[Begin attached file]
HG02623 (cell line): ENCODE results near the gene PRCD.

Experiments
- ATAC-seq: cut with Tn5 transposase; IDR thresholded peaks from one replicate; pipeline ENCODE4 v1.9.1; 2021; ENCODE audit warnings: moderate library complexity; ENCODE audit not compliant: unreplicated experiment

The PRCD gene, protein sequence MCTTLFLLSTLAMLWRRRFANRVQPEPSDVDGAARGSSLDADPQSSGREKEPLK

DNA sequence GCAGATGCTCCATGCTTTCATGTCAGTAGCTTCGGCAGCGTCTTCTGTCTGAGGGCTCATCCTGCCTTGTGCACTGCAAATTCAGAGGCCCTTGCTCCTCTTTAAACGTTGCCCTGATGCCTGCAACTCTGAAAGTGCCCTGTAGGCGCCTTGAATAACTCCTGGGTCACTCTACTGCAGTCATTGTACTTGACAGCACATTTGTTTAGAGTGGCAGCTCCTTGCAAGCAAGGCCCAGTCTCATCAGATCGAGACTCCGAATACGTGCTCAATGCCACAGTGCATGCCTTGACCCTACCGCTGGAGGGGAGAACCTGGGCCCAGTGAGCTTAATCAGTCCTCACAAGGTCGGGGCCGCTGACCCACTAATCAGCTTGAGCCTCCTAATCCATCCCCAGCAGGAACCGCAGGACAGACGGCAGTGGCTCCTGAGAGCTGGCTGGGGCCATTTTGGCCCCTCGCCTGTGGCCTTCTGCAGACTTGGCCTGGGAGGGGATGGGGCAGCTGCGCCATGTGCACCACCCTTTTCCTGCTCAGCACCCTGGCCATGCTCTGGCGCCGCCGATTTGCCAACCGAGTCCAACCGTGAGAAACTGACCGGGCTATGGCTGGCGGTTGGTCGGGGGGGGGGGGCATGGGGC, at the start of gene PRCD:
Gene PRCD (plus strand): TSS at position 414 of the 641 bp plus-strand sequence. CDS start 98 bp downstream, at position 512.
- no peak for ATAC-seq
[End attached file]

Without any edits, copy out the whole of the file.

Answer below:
HG02623 (cell line): ENCODE results near the gene PRCD.

Experiments
- ATAC-seq: cut with Tn5 transposase; IDR thresholded peaks from one replicate; pipeline ENCODE4 v1.9.1; 2021; ENCODE audit warnings: moderate library complexity; ENCODE audit not compliant: unreplicated experiment

The PRCD gene, protein sequence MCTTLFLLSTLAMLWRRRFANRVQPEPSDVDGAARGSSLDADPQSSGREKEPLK

DNA sequence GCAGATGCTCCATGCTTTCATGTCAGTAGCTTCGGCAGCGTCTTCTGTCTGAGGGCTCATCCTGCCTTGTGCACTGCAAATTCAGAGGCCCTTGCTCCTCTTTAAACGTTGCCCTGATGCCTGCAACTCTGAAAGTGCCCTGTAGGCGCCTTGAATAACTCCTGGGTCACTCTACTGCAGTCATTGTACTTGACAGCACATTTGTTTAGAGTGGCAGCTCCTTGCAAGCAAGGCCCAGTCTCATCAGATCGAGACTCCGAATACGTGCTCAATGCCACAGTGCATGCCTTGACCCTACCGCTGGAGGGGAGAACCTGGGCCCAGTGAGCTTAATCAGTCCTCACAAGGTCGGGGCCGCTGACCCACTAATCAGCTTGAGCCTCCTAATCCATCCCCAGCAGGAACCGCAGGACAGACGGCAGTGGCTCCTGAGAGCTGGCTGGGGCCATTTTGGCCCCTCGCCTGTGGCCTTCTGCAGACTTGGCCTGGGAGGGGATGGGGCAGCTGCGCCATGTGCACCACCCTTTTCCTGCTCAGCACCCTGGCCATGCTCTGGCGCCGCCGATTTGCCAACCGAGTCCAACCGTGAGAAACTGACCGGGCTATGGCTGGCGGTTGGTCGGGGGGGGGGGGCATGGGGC, at the start of gene PRCD:
Gene PRCD (plus strand): TSS at position 414 of the 641 bp plus-strand sequence. CDS start 98 bp downstream, at position 512.
- no peak for ATAC-seq